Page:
A giant plant that traps sheep and then feeds off their nutrients once they’ve died has bloomed for the first time since it started growing 15 years ago.
The plant, scientific name Puya chilensis, resides in the Glasshouse at the Royal Horticultural Society’s (RHS) Garden Wisely located outside of London. It stands 10-feet high with bright menacing spikes.
In its native Andes habitat, the plant uses its giant spines to capture sheep and other animals. The trapped animals starve to death and the plant absorbs the nutrients from their decaying bodies.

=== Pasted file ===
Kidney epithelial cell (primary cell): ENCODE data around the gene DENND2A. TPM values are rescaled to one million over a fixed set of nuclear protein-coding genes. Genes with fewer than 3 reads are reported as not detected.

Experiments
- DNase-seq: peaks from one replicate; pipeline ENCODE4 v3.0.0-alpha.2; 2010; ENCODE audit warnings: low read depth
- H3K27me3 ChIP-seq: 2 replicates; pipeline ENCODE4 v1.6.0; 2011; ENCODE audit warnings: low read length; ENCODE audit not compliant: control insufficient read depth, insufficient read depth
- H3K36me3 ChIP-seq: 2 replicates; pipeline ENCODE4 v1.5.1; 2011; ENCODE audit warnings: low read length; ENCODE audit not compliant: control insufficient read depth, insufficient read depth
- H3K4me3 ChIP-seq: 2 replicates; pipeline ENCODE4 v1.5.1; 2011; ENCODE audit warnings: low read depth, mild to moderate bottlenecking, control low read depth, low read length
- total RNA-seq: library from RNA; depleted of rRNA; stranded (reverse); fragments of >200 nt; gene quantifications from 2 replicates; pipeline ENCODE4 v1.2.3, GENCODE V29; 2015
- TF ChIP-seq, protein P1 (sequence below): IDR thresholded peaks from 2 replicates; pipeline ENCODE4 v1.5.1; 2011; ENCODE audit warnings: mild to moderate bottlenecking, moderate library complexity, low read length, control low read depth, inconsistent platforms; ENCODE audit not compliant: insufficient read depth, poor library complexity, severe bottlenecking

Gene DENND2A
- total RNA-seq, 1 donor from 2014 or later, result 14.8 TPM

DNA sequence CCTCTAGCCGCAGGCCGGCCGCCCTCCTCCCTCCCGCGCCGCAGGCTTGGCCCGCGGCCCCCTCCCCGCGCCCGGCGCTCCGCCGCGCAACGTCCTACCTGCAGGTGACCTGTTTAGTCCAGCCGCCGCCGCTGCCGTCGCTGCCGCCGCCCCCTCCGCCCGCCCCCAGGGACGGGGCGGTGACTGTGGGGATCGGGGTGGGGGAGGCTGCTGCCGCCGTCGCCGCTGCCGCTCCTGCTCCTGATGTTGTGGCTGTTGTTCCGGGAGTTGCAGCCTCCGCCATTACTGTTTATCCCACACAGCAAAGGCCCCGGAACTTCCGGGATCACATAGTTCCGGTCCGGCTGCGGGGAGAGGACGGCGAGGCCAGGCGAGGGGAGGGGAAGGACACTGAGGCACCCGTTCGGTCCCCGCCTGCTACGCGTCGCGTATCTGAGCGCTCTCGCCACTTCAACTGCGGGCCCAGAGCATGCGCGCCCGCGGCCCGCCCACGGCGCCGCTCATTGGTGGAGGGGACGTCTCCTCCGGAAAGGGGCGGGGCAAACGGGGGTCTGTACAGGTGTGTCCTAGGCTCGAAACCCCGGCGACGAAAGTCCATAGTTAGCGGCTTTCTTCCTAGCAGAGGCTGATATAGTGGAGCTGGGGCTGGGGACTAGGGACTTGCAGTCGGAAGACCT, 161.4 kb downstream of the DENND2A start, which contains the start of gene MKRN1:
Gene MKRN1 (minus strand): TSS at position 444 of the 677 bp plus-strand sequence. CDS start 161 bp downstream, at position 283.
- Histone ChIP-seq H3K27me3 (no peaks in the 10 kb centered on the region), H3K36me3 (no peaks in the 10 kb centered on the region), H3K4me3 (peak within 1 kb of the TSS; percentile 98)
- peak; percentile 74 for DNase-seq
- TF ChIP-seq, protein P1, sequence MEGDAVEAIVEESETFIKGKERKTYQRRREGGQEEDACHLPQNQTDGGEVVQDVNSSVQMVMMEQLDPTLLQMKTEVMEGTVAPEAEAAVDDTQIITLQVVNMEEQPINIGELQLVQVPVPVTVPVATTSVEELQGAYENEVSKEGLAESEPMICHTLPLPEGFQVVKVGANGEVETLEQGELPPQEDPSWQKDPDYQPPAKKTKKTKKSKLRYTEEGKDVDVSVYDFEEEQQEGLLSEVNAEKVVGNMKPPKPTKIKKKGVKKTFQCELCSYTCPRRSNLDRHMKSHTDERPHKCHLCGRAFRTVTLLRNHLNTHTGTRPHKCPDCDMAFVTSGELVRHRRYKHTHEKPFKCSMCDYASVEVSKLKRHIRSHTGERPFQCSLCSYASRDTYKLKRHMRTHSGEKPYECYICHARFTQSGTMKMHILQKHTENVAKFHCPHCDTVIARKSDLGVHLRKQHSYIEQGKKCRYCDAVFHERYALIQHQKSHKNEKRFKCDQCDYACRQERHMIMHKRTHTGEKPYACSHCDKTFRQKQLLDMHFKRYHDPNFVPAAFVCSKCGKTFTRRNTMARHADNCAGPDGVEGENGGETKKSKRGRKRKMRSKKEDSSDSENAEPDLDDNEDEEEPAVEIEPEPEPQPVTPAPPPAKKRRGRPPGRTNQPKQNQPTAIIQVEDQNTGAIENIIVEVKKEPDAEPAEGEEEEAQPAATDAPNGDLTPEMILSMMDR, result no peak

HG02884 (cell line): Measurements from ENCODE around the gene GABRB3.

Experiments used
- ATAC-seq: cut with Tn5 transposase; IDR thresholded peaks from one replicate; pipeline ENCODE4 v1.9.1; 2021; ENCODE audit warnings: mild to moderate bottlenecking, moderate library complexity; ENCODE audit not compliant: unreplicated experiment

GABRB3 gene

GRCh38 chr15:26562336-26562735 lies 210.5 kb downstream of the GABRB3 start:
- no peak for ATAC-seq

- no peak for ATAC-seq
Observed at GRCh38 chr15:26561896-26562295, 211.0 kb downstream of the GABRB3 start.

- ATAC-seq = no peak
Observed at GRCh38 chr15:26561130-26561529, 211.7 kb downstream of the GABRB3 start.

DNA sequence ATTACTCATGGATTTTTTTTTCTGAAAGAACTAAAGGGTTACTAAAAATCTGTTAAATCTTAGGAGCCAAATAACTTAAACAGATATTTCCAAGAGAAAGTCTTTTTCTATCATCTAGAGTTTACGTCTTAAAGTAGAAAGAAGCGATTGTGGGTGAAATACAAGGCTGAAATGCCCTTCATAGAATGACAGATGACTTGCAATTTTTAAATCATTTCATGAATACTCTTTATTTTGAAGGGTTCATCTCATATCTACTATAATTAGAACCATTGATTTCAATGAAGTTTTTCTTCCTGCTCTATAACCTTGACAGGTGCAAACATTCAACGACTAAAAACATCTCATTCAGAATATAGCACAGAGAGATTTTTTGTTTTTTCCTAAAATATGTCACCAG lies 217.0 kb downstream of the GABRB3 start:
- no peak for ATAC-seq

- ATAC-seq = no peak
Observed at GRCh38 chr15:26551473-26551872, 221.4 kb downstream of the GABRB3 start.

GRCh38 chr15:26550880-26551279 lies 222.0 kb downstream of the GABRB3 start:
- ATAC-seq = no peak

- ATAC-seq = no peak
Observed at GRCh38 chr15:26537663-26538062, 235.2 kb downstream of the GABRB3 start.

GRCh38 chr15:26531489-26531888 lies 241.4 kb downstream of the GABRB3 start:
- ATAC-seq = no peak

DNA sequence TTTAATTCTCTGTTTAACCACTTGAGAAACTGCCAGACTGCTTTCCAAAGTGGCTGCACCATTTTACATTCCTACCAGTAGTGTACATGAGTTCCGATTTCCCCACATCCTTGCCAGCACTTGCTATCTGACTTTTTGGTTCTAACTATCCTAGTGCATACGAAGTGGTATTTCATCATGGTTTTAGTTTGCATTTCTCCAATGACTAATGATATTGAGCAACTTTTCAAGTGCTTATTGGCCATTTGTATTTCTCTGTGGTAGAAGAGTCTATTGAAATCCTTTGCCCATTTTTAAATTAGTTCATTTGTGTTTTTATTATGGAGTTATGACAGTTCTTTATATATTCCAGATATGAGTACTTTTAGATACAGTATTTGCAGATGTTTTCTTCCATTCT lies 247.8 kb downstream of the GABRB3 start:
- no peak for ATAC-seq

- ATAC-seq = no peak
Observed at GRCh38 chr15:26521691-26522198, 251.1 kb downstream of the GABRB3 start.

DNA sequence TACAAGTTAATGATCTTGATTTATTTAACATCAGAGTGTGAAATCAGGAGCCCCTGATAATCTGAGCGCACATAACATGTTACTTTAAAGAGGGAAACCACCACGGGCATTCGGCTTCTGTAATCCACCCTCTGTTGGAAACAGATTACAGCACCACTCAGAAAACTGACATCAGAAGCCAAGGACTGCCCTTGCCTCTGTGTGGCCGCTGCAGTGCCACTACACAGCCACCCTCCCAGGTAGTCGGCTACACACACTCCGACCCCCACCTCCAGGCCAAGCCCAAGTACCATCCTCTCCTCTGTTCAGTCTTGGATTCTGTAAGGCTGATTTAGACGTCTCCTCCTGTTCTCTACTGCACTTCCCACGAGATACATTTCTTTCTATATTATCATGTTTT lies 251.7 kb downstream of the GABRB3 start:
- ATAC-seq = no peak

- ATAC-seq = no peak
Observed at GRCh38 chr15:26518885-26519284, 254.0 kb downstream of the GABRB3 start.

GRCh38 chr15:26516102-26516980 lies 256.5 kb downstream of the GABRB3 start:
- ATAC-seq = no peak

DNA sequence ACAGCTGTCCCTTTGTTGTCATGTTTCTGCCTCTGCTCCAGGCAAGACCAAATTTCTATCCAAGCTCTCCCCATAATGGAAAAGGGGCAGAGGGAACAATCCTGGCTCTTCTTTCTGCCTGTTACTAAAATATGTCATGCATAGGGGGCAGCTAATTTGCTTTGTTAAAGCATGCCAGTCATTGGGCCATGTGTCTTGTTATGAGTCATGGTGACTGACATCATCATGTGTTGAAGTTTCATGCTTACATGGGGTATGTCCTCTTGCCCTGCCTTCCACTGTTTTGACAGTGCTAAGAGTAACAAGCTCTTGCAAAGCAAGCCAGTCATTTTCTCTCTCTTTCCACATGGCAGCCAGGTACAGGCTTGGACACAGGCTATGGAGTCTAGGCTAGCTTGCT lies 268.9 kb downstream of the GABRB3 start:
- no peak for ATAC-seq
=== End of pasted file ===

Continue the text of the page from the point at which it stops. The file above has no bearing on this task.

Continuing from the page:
It’s difficult to get the plant to flower in captivity due its unusual diet. The U.K. garden was finally able to get their picky plant to produce a bloom by feeding it liquid fertiliser, the plant’s caretaker said in a statement.
Each bloom is fairly big — about 2 inches across with enough “nectar for a person to drink,” the RHS said.
Take a look at the menacing plant in the pictures below:
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